When Paul docked in Samonthrace and reached the city of Philippi, he did as always before: he sought out the Jews in the city. Learning there was no synagogue, he found a group of God-fearing women down by the riverside. Lydia, a merchant woman in the city known as the seller of crimson cloths, and the women of her household met the apostle that day. They received the gospel and were baptized.
Scripture tells us that Lydia persuaded Paul to remain in the city with her (Acts 16). This is the beginning of a long and fruitful partnership with Lydia, the first convert in Europe, who also became the founding pastor of the community of those baptized in Philippi.
Euodia and Syntyche were two of the leaders in the city, named so in Paul’s letter to the Philippians (4:1-9). These two women and others functioned as overseers, pastors of the infant Jesus Movement that had swept through Macedonia and altered the course of history. In Philippi, as in all early church communities, groups of believers would gather on Sundays in the homes to eat and drink and share the good news of Christ.
Euodia and Syntyche were likely Greek matrons who as women of means would watch the breeze float in from the Aegean Sea into their expansive homes. As the drapes surrounding the courtyard danced they would welcome neighbors, friends, and merchants to the Table of the Lord.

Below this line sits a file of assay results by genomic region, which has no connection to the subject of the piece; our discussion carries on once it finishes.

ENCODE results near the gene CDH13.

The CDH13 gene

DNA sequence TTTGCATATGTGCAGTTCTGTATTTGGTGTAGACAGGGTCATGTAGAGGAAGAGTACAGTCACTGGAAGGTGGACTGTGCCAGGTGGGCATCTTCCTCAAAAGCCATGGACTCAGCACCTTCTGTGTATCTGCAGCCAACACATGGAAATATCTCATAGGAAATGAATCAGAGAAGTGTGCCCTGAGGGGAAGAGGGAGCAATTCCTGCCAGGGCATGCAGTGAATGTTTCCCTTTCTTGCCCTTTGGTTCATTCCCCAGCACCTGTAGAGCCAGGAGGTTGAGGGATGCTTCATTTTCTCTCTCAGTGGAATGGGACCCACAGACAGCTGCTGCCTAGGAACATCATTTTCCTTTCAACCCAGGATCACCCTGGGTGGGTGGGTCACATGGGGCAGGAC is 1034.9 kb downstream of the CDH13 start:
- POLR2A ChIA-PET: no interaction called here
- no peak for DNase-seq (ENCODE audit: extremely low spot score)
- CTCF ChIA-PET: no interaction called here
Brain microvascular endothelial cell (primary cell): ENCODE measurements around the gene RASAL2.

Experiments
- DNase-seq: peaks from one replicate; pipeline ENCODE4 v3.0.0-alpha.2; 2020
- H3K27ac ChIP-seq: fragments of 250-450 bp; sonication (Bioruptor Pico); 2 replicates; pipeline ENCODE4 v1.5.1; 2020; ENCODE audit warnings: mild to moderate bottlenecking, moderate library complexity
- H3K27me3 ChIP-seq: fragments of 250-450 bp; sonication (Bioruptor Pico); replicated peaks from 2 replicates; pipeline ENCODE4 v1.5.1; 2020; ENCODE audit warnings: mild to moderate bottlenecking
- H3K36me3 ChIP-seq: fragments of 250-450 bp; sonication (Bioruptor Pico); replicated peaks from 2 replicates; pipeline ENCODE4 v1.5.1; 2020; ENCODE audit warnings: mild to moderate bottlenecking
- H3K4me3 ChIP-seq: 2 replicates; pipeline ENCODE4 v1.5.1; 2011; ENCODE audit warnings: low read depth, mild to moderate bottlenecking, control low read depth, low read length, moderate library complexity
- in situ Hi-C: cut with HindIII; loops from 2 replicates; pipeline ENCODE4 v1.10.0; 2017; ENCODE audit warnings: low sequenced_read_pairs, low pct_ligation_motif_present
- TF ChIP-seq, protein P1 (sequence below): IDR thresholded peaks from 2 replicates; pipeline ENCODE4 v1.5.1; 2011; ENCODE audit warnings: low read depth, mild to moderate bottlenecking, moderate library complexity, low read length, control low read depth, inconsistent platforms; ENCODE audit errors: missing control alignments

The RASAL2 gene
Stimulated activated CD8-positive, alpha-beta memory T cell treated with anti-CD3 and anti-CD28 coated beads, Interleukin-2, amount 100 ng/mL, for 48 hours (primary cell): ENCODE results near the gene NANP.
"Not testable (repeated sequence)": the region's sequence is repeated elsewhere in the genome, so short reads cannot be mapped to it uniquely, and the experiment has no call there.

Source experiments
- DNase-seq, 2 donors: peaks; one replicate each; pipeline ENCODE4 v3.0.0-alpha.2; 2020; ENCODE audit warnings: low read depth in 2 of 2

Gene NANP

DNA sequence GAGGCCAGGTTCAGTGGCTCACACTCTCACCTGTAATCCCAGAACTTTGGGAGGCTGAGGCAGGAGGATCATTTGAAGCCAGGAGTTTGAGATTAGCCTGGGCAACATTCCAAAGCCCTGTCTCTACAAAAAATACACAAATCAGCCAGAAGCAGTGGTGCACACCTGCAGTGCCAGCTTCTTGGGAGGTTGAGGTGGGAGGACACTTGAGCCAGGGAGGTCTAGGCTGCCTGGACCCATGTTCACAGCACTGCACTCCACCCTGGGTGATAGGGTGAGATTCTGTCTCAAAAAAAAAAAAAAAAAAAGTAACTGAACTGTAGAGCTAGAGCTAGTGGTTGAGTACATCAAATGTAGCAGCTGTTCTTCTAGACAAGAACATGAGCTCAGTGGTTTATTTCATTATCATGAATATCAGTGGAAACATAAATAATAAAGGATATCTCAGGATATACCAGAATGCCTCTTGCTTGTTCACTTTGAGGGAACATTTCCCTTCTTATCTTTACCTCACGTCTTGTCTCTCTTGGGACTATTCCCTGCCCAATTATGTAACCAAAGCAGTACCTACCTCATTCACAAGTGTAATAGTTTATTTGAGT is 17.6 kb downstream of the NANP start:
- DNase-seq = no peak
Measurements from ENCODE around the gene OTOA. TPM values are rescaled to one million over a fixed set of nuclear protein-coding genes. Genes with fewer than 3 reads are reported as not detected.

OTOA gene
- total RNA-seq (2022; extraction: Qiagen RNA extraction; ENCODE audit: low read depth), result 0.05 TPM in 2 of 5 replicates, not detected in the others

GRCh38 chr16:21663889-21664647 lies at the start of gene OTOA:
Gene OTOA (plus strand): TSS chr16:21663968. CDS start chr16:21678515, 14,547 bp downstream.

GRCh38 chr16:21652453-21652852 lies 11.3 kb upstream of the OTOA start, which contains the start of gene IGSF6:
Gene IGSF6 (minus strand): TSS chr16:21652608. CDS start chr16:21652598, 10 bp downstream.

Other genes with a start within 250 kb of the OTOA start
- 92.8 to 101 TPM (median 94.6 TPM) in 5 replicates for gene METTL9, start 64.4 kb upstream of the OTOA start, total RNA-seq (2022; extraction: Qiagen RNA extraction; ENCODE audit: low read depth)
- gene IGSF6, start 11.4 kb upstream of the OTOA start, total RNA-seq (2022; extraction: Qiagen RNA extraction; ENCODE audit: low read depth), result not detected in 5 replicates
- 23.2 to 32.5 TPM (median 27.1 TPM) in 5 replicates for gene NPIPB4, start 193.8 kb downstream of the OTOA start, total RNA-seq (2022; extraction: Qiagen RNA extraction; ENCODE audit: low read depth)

Partnership with influential women
While it is a stretch to say Paul was a feminist, a term owned by modern culture, it is correct to say that he was a kingdom-minded, Jesus-commissioned, Spirit-filled apostle. After all, it was Paul who wrote, “ There is neither Jew nor Gentile, neither slave nor free, nor is there male and female, for you are all one in Christ Jesus” (Galatians 3:28). Practically speaking, Paul understood that women in his own time served to oversee all matters of home and household.
Because the home was the prime venue of his evangelistic effort, he found himself in partnership with influential women across the Roman Empire. It is likely Lydia served as bishop or overseer in Philippi to aid in guarding sound doctrine for the infant church. This church was birthed from Paul’s initial visit, imprisonment, and all-night jailbird hymn sings.
Paul refers to the church at Philippi as “my joy and my crown,” since these women and their house churches served as the primary financial supporters of Paul’s missionary work after his break with the church at Antioch. We also know from Polycarp and other early church extant materials that the gathering of believers at Philippi existed as a vibrant Christian community well into the second century AD, enduring longer than any of the other communities begun by Paul’s travels.
It seems then that this model of planting churches and nurturing communities of faith was a strong example and a mutually beneficial relationship for Paul and the believers of Philippi. However, it was not without issues—as the context of the letter suggests when it mentioned there was a disagreement either between house church leaders Euodia and Syntyche, or against them.
Remember what is good and kind